which means that a Michael Bay movie with no explosions (where # of explosions= 0) would make $154 million. And every additional explosion in a movie adds$3.2 million to the profits.

Furthermore, the regression coefficient (R2) of 0.89 shows that this equation is a pretty good match to the data.

Mike-Dane gets an even better regression coefficient (R2 = 0.97) when he compares the quality of M. Night Shyamalan over time.

The scores of different M. Night Shyamalan movies calculated from user input on the Internet Movie DataBase (IMDB) decreases over time. Graph by Reddit:User:Mike-Dane.

In this graph the linear regression equation is:

Movie Score = -0.3014 × (year after 1999) + 7.8354

This equations suggests that the quality of Shyamalan’s movies decreases (notice the negative sign in the equation) by 0.3014 points every year. If you wanted to, you could, using some basic algebra, determine when he’d score a 0.

Citing this post: Urbano, L., 2013. Profits per Explosion: An application of Linear Regression, Retrieved March 27th, 2017, from Montessori Muddle: http://MontessoriMuddle.org/ .
Attribution (Curator's Code ): Via: Montessori Muddle; Hat tip: Montessori Muddle.

# Introducing Polynomials

#### March 27, 2013

If you recall, straight lines have a general equation that looks like this:

$y=mx+b$ (1)

This is called the slope-intercept form of the equation, because m gives the slope, and b tells where the line intercepts the y-axis. For example the line:

$y=2x-3$ (2)

looks like:

Now, in the slope-intercept form, m and b represent numbers. In our example, m = 2 and b = 3.

So what if, instead of calling them m and b we used the same letter (let’s use a) and just gave two different subscripts so:

$m = a_1$ and,
$b = a_0$

therefore equation (1):

$y=mx+b$

becomes:
$y = a_1 x + a_0$ (3)

Now, in case you’re wondering why we picked m = a1 instead of m = a0, it’s because of the exponents of x. You see, in the equation x has an exponent of 1, and the constant b could be thought to be multiplying x with an exponent of 0. Considering this, we could rewrite our equation of the line (2):

$y=2x^1-3x^0$ (4)

since:
$x^1 = x$ and,
$x^0 = 1$

we get:
$y=2x-3(1)$
$y=2x-3$

So in equation (3) the subscript refers to the exponent of x.

Now we can expand this a bit more. What if we had a term with x2 in an equation:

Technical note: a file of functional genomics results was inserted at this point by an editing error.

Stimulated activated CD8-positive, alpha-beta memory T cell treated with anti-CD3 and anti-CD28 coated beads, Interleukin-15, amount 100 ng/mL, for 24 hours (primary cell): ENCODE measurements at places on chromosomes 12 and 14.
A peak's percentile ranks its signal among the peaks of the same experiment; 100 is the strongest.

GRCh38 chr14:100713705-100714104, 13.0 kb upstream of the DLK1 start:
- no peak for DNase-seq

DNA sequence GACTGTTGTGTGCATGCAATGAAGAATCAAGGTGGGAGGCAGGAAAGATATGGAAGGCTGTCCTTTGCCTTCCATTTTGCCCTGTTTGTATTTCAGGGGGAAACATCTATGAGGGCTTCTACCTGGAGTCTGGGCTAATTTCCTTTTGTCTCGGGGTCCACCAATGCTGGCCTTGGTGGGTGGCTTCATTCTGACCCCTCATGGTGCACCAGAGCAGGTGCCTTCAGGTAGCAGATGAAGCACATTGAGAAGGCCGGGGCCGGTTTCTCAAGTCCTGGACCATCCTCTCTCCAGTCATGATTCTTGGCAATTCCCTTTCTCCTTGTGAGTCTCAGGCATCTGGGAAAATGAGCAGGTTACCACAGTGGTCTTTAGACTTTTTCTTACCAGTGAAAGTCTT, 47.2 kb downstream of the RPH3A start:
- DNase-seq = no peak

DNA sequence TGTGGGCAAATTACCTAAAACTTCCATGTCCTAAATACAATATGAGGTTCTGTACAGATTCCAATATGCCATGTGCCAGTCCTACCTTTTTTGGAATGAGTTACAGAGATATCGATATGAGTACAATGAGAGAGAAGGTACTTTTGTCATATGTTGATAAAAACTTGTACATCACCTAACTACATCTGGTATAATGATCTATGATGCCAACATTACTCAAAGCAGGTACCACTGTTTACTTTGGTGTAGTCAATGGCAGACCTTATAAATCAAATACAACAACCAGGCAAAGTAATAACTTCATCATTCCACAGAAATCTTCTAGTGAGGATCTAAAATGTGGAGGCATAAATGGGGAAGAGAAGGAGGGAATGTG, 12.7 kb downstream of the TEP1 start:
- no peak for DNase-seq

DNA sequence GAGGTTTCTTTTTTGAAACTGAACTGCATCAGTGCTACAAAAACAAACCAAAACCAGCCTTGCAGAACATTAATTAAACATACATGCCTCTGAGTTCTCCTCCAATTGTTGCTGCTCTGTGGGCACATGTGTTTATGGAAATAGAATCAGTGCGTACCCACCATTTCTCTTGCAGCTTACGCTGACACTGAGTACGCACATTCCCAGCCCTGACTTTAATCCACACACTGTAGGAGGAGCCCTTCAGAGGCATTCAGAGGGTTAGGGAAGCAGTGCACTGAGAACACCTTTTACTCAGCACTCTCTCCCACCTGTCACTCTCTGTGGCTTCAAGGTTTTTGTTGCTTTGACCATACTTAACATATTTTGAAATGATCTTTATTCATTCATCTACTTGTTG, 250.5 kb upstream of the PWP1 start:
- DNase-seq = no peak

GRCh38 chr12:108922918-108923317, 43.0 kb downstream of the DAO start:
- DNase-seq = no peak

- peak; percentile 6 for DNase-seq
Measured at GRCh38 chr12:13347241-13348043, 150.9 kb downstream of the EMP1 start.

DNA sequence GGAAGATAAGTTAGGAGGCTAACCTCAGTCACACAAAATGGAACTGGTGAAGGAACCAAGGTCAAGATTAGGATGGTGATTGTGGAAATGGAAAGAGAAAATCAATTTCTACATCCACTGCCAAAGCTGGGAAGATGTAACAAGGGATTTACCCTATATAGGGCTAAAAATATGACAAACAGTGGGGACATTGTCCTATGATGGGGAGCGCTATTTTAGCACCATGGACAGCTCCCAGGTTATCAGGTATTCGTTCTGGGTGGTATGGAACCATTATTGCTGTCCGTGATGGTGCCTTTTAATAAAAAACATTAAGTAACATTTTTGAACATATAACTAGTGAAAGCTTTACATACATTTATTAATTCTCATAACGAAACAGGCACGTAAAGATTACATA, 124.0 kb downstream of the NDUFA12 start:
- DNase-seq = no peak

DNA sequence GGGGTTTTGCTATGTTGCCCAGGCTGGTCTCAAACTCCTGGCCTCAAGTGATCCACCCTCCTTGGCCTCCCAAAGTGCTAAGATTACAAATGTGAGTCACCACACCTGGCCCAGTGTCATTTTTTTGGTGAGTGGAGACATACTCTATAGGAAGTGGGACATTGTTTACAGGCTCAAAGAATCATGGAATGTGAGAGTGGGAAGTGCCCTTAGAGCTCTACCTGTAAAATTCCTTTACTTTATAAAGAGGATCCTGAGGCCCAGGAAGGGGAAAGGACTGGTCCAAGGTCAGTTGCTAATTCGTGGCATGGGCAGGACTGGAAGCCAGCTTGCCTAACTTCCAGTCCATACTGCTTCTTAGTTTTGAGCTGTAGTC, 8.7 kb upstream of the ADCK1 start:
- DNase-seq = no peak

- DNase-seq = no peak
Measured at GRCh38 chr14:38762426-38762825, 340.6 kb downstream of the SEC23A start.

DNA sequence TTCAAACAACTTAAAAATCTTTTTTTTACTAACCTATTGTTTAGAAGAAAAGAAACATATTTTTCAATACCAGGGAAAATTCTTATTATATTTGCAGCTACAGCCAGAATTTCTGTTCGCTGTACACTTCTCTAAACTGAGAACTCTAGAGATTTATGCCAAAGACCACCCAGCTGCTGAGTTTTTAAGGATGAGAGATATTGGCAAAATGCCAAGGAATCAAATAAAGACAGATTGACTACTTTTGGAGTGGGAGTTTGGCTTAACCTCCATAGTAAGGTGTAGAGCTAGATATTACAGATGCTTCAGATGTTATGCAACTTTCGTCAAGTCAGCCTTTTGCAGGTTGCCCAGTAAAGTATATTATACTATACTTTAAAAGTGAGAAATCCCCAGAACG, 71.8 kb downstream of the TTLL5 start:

$y=\frac{1}{2}x^2 + 2x - 3$ (5)

Now we have three coefficients:

$a_0 = -3$ ,
$a_1 = 2$ and,
$a_2 = \frac{1}{2}$ ,

And the graph would look like this.

Because of the x2 term (specifically because it has the highest exponent in the equation), this is called a second-order polynomial — that’s why the graph above has a little input box where the order is 2. In fact, on the graph above, you can change the order to see how the equation changes. Indeed, you can also change the coefficients to see how the graph changes.

A second order polynomial is a parabola, while, as you’ve probably guessed, a first order polynomial is a straight line. What’s a zero’th order polynomial?

Finally, we can write a general equation for a polynomial — just like we have the slope-intercept form of a line — using the a coefficients like:

$y = a_n x^n + ... + a_2 x^2 + a_1 x + a_0$

You can use the graphs to tinker around and see what different order polynomials look like, and how changing the coefficients change the graphs. I sort-of like the one below:

## References

WolframAlpha has more details on polynomials.

The embedded graphs come from my own Polynomial Grapher.

Citing this post: Urbano, L., 2013. Introducing Polynomials, Retrieved March 27th, 2017, from Montessori Muddle: http://MontessoriMuddle.org/ .
Attribution (Curator's Code ): Via: Montessori Muddle; Hat tip: Montessori Muddle.

# Graphing Polynomials

#### March 24, 2013

Try it. You can change the order and coefficients of the polynomial. The default is the second order polynomial: y = x2.

I originally started putting together this interactive polynomial app to use in demonstrating numerical integration, however it’s a quite useful thing on its own. In fact, I’ve finally figured out how to do iframes, which means that the app is embeddable, so you can use it directly off the Muddle (if you want to put it on your own website you can get the embed code).

This app is a rewritten version of the parabola code, but it uses kineticjs instead of just HTML5 canvases. As a result, it should be much easier to adapt to make it touch/mouse interactive.

Citing this post: Urbano, L., 2013. Graphing Polynomials, Retrieved March 27th, 2017, from Montessori Muddle: http://MontessoriMuddle.org/ .
Attribution (Curator's Code ): Via: Montessori Muddle; Hat tip: Montessori Muddle.

# Khan Academy: The Slope-Intercept Form of a Line

#### March 21, 2013

I’ve previously posted an animated illustration of the slope-intercept form, and you can use the straight lines (linear equations) app to check if you’re drawing straight lines correctly.

Citing this post: Urbano, L., 2013. Khan Academy: The Slope-Intercept Form of a Line, Retrieved March 27th, 2017, from Montessori Muddle: http://MontessoriMuddle.org/ .
Attribution (Curator's Code ): Via: Montessori Muddle; Hat tip: Montessori Muddle.